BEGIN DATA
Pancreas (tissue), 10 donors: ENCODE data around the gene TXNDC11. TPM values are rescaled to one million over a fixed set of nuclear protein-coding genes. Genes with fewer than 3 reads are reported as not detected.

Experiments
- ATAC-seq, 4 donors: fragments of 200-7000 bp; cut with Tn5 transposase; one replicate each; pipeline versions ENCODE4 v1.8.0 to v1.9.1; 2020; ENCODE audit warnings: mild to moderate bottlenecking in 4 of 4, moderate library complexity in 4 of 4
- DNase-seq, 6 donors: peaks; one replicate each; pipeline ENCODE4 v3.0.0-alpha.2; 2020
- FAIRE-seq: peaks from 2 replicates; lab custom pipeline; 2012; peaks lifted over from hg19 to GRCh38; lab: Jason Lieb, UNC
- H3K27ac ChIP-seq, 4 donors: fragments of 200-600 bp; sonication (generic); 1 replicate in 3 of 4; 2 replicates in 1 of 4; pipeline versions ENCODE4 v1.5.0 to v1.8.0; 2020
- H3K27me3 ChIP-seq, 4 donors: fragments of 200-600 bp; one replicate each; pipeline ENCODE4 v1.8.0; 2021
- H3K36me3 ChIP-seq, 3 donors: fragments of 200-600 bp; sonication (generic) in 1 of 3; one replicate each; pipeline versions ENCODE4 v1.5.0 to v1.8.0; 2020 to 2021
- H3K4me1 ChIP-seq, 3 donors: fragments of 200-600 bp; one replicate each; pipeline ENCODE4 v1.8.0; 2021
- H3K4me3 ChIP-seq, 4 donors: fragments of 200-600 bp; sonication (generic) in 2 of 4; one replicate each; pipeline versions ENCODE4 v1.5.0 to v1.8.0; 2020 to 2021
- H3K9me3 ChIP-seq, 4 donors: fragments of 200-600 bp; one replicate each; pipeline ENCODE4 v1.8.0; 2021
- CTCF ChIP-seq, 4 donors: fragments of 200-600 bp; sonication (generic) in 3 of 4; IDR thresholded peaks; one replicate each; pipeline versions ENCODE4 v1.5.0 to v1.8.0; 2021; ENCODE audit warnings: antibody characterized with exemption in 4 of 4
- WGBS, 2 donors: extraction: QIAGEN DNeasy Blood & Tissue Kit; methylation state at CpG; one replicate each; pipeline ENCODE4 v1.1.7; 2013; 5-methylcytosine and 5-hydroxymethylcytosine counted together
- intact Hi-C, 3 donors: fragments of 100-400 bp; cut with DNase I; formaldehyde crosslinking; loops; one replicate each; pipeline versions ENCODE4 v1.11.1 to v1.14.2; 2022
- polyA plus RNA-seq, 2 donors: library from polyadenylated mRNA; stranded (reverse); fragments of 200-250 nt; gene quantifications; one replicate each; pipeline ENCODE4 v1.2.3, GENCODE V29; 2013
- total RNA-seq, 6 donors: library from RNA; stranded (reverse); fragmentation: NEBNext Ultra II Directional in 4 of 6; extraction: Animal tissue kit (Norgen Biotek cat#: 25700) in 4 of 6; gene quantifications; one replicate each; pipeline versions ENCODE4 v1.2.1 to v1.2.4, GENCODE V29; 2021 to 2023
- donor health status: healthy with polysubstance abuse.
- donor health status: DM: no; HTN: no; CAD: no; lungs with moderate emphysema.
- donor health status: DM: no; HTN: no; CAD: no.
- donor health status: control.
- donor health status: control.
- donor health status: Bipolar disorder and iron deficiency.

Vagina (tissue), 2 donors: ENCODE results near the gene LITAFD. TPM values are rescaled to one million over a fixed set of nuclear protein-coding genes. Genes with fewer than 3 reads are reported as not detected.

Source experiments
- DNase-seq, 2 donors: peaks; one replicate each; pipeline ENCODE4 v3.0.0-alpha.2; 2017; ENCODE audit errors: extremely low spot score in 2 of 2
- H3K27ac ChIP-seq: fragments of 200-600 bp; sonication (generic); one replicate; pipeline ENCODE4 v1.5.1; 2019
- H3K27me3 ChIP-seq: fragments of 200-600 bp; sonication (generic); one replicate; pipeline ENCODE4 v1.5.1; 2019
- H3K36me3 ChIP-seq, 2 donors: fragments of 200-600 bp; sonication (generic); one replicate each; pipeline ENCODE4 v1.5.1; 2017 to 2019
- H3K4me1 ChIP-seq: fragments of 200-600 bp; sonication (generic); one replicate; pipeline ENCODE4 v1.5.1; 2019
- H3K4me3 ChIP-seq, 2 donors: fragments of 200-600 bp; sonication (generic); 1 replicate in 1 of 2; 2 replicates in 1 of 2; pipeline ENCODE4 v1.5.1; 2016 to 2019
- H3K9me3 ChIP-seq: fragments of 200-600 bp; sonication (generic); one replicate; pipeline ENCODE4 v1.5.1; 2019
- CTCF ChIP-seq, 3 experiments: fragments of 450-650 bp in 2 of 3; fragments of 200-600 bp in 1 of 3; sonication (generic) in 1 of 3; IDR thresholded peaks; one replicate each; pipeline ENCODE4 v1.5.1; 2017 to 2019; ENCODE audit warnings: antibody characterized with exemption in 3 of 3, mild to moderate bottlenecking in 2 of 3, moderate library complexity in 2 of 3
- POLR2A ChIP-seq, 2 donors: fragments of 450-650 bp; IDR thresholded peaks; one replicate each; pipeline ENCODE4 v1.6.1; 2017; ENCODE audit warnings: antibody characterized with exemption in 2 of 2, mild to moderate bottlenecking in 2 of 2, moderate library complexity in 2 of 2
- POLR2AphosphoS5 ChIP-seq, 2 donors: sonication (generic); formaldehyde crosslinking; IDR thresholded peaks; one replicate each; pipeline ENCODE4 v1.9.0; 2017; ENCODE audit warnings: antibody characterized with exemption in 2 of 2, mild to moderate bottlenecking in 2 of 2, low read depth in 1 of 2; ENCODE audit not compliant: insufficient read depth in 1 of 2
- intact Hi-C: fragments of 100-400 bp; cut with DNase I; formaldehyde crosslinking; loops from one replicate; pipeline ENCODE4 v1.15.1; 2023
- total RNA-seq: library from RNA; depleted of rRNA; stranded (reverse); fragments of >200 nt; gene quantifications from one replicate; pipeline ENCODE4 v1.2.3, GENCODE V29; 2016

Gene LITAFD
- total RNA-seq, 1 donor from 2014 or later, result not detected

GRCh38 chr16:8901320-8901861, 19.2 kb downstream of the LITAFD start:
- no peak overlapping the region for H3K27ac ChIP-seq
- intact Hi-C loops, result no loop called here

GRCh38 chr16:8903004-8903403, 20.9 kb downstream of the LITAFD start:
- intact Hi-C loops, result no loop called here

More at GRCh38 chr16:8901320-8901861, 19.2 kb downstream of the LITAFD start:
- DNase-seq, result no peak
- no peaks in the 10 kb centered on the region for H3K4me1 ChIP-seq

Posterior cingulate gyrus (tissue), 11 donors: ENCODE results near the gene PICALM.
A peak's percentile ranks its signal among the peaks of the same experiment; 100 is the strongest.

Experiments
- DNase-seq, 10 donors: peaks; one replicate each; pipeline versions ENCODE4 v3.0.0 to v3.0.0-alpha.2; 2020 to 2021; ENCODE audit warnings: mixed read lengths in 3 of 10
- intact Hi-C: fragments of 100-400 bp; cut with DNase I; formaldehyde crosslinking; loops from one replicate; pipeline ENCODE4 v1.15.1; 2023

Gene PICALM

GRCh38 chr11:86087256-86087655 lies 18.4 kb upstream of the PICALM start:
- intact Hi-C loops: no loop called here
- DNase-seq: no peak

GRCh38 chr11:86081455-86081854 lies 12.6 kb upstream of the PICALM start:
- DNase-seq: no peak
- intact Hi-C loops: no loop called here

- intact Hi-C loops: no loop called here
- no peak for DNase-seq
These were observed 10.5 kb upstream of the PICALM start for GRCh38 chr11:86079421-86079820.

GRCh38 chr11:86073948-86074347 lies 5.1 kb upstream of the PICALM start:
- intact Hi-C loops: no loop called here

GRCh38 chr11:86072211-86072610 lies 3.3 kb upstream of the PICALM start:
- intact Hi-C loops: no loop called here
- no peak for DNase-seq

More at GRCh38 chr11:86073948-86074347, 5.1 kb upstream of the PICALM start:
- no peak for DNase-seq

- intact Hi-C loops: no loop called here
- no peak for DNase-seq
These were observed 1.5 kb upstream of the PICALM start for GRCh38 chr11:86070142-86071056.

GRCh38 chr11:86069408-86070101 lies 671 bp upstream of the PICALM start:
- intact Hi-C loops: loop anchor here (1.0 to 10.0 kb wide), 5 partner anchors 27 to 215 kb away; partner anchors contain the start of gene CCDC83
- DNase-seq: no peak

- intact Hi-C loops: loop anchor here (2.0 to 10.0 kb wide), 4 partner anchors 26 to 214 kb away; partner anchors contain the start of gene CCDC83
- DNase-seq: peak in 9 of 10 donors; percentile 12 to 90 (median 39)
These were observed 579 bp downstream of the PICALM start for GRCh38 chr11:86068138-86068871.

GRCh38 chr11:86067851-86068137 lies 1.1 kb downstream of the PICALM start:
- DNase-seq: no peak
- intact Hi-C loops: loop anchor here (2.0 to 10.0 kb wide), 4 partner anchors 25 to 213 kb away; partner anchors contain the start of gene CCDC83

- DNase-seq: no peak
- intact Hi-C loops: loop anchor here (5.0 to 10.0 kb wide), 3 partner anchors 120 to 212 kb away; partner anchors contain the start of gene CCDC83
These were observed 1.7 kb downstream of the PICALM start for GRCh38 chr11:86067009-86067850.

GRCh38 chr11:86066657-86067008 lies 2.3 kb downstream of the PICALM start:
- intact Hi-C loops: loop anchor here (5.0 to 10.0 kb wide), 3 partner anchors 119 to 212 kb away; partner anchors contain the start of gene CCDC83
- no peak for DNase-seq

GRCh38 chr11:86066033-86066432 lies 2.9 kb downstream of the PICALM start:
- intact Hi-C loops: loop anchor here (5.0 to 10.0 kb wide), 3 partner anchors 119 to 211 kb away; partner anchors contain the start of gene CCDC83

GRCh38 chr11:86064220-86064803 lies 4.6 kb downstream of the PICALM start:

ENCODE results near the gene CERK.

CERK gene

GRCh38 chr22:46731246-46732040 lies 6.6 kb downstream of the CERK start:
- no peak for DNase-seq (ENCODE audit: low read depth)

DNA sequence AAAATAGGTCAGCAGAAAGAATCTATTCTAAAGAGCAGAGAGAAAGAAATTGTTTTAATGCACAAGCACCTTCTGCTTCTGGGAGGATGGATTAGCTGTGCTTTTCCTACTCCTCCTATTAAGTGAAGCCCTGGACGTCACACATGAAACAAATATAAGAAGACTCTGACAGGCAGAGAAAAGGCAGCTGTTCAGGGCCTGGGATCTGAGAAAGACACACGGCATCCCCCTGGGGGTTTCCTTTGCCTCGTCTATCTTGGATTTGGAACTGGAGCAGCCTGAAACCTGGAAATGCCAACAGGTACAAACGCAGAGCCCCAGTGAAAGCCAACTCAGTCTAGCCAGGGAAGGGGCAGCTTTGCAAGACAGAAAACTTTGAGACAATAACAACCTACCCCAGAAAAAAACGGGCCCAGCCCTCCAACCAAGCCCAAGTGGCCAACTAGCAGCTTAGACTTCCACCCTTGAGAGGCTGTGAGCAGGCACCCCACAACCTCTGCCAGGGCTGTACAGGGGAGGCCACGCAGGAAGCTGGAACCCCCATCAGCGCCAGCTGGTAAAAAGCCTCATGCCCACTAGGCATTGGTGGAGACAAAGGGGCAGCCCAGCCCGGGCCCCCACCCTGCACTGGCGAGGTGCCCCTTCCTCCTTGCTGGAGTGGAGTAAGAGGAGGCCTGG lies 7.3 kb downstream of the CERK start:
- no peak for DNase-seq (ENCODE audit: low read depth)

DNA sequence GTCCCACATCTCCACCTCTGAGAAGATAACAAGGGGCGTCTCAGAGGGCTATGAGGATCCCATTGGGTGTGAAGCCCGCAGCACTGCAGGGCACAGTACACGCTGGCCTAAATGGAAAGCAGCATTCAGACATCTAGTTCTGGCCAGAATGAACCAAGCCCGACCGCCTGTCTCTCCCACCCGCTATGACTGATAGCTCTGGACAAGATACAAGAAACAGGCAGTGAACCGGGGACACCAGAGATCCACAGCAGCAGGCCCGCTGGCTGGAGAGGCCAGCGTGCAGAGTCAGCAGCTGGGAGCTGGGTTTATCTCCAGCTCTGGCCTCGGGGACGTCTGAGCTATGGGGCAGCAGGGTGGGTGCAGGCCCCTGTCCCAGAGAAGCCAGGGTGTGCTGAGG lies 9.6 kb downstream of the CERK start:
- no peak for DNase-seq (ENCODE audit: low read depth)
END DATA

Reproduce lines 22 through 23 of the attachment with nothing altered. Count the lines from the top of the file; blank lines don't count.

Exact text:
- donor health status: Bipolar disorder and iron deficiency.

Vagina (tissue), 2 donors: ENCODE results near the gene LITAFD. TPM values are rescaled to one million over a fixed set of nuclear protein-coding genes. Genes with fewer than 3 reads are reported as not detected.